32. Franke, S., Grass, G., Rensing, C., & Nies, D. H. (2003). Molecular analysis of the copper-transporting efflux system cuscfba of Escherichia coli. Journal of Bacteriology, 185, 3804–3812.  https://doi.org/10.1128/JB.185.13.3804-3812.2003.PubMedPubMedCentralCrossRefGoogle Scholar
  33. Fu, Z., Verderame, T. D., Leighton, J. M., Sampey, B. P., Appelbaum, E. R., Patel, P. S., et al. (2014). Exometabolome analysis reveals hypoxia at the up-scaling of a Saccharomyces cerevisiae high-cell density fed-batch biopharmaceutical process. Microbial Cell Factories, 13, 32.  https://doi.org/10.1186/1475-2859-13-32.PubMedPubMedCentralCrossRefGoogle Scholar
  34. Fukui, K., Koseki, C., Yamamoto, Y., Nakamura, J., Sasahara, A., Yuji, R., et al. (2011). Identification of succinate exporter in Corynebacterium glutamicum and its physiological roles under anaerobic conditions. Journal of Bacteriology, 154, 25–34.  https://doi.org/10.1016/j.jbiotec.2011.03.010.Google Scholar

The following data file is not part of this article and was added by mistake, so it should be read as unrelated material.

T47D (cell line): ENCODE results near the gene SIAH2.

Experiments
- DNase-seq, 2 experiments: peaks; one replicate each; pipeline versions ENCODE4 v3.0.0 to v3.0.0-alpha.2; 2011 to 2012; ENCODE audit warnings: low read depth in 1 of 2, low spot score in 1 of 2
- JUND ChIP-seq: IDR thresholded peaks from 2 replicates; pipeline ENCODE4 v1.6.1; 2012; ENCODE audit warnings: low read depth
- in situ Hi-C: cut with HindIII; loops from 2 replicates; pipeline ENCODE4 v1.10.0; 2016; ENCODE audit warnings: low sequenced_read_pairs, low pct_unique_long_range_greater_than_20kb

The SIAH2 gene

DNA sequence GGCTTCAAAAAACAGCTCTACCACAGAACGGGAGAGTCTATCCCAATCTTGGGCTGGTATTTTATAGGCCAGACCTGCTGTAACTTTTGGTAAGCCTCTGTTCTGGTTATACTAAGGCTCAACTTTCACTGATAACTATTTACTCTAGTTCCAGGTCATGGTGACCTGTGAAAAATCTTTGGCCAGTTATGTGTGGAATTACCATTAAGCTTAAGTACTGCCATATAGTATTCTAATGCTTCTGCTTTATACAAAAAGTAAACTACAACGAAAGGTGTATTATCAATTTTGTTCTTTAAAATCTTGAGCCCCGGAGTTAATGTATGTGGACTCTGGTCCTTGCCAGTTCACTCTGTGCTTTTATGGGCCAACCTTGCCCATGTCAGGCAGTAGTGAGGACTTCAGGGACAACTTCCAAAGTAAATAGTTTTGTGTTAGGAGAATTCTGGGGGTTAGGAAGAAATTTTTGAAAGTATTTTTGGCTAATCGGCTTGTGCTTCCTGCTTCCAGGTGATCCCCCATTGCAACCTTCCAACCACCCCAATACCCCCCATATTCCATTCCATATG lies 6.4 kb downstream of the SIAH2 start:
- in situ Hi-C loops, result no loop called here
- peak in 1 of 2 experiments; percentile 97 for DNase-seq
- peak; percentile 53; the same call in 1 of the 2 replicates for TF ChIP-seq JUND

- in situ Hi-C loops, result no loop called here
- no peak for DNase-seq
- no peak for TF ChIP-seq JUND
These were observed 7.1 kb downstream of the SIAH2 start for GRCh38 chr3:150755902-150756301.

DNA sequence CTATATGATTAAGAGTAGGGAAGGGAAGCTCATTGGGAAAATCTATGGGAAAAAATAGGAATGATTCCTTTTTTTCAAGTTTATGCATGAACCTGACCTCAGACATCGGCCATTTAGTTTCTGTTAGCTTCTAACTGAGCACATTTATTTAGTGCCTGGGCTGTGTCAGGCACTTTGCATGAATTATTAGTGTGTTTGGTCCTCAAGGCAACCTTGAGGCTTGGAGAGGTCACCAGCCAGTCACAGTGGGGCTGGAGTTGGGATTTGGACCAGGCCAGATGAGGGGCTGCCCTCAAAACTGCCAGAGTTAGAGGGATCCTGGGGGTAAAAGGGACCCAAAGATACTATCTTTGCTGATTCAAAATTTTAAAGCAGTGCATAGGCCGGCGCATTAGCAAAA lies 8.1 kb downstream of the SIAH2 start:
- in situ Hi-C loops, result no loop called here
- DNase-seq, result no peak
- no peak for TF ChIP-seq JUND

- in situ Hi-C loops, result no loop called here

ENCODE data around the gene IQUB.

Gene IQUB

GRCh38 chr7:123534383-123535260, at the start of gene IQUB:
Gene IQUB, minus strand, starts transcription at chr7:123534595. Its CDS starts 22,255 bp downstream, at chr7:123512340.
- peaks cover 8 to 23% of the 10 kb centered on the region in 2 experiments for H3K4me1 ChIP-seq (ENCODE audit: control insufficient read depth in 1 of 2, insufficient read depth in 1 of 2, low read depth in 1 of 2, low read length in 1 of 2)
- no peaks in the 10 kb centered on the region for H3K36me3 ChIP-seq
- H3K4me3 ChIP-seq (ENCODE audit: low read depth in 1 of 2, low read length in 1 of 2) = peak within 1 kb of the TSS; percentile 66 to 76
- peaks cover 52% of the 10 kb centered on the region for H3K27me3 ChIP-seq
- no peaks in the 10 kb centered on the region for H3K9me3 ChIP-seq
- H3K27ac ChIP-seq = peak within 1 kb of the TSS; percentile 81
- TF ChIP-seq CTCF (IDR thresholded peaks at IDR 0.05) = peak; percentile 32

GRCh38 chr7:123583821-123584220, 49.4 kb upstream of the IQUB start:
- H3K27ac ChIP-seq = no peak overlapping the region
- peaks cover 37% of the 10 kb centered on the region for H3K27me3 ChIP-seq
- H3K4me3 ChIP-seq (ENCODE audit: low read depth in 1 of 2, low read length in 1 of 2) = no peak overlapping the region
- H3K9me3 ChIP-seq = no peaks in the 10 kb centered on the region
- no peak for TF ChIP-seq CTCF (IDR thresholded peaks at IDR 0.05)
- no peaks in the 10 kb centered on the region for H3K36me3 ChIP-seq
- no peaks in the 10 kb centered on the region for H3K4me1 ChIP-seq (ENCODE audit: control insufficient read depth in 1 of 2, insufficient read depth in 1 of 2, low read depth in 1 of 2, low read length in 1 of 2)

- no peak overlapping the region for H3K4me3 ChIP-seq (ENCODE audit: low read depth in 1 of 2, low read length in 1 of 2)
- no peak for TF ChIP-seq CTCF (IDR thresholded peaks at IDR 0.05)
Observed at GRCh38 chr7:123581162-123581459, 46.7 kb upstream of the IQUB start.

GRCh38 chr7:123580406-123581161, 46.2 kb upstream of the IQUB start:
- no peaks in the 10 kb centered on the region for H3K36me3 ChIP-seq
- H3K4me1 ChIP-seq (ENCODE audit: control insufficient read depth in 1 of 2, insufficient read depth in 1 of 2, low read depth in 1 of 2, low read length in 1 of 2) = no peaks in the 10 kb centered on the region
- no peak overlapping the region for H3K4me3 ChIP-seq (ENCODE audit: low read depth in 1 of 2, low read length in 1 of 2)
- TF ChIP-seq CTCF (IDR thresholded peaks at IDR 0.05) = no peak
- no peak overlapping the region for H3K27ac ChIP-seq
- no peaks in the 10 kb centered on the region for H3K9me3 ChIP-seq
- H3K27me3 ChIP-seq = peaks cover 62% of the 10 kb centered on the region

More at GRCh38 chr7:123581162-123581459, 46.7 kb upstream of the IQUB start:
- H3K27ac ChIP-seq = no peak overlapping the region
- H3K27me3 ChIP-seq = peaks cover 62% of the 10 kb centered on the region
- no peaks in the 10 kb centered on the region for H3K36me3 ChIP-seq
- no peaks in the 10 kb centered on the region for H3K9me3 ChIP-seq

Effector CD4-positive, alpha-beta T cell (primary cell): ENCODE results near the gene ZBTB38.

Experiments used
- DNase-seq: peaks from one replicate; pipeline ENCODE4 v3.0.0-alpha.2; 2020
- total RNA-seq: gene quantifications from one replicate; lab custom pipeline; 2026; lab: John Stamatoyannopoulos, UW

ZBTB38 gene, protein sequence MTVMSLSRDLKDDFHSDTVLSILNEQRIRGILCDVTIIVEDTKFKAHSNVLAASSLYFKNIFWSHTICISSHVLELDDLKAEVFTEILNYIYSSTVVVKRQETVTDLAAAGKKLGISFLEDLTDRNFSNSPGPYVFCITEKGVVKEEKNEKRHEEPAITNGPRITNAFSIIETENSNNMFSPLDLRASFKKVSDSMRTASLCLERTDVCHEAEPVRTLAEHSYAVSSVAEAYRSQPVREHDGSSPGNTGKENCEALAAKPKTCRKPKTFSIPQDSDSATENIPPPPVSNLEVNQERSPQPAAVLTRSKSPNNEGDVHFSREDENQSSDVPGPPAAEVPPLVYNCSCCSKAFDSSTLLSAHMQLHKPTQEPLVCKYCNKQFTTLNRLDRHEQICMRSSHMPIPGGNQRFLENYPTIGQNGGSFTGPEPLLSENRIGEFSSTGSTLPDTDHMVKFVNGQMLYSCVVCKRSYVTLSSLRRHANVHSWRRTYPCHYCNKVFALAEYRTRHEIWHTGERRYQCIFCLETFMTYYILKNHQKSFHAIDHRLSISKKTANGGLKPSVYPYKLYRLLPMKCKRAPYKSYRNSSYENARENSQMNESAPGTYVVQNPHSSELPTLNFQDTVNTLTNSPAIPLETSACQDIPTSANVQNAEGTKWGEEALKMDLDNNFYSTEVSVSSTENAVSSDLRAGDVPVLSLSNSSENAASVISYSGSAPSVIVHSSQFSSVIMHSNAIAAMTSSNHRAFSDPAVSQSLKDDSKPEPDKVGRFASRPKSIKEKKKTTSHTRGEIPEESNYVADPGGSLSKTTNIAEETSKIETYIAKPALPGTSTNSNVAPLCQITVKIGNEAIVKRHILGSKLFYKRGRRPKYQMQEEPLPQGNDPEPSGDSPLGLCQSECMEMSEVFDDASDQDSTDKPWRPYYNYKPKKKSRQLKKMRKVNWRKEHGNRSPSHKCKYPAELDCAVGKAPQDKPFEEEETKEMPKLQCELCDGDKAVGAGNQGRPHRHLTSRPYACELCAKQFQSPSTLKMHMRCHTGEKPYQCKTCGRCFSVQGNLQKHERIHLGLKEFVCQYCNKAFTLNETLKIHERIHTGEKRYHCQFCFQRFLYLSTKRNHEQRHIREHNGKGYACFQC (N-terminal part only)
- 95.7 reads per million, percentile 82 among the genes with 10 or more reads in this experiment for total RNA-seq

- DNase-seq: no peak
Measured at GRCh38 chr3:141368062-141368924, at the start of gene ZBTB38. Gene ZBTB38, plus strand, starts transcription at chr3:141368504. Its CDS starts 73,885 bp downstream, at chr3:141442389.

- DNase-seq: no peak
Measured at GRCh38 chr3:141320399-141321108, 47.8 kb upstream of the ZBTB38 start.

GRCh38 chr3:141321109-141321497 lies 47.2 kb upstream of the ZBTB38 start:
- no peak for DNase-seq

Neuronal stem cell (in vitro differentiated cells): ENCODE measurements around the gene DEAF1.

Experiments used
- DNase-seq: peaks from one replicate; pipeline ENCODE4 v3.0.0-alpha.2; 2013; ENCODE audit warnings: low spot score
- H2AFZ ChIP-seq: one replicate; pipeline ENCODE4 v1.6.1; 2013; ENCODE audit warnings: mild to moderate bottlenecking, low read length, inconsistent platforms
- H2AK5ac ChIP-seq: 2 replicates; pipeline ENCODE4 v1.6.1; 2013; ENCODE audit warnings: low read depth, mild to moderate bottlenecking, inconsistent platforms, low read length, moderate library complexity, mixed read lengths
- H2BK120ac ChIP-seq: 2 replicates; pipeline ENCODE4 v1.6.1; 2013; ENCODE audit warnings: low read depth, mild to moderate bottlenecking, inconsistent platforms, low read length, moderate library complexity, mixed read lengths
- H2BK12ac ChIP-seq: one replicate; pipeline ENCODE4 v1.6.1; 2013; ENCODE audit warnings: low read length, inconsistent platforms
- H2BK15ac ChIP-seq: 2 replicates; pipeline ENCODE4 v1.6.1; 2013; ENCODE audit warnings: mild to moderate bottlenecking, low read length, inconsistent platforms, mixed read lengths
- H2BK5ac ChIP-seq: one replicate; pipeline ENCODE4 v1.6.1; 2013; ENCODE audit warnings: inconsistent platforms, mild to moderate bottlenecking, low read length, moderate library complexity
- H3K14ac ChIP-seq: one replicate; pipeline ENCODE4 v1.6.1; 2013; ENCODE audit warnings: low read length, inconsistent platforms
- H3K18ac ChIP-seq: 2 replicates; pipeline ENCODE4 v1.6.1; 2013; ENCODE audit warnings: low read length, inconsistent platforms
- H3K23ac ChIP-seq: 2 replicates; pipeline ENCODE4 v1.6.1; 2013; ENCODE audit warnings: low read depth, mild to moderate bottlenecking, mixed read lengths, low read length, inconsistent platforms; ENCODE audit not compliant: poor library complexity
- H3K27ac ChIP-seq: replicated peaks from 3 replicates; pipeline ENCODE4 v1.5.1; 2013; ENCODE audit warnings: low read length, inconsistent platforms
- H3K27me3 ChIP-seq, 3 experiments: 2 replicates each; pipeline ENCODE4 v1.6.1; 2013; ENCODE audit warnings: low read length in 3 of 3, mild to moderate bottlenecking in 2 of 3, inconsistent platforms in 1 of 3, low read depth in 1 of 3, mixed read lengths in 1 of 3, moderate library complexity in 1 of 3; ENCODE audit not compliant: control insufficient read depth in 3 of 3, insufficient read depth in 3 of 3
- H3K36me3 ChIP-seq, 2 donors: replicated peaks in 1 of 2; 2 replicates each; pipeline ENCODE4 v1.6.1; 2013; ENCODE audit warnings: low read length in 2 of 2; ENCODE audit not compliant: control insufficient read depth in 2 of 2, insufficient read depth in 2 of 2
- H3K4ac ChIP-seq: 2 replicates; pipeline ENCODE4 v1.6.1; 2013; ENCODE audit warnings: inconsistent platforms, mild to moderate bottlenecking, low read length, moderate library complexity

35. Geijer, C., Ahmadpour, D., Palmgren, M., Filipsson, C., Klein, D. M., et al. (2012). Yeast aquaglyceroporins use the transmembrane core to restrict glycerol transport. Journal of Biological Chemistry, 287, 23562–23570.  https://doi.org/10.1074/jbc.M112.353482.PubMedPubMedCentralCrossRefGoogle Scholar
  36. Granucci, N., Pinu, F. R., Han, T. L., & Villas-Boas, S. G. (2015). Can we predict the intracellular metabolic state of a cell based in extracellular metabolite data? Molecular BioSystems, 11, 3297–3304.  https://doi.org/10.1039/C5MB00292C.PubMedCrossRefGoogle Scholar
  37. Guzmán, G. I., Utrilla, J., Nurk, S., Brunk, E., Monk, J. M., Ebrahim, A., et al. (2015). Model-driven discovery of underground metabolic functions in Escherichia coli. Proceedings of National Academy of Science of the United States of America 112, 929–934.  https://doi.org/10.1073/pnas.1414218112.CrossRefGoogle Scholar
  38. Hagman, A., Säll, T., & Piškur, J. (2014). Analysis of the yeast short-term crabtree effect and its origin. FEBS Journal, 281, 4805–4814.  https://doi.org/10.1111/febs.13019.PubMedPubMedCentralCrossRefGoogle Scholar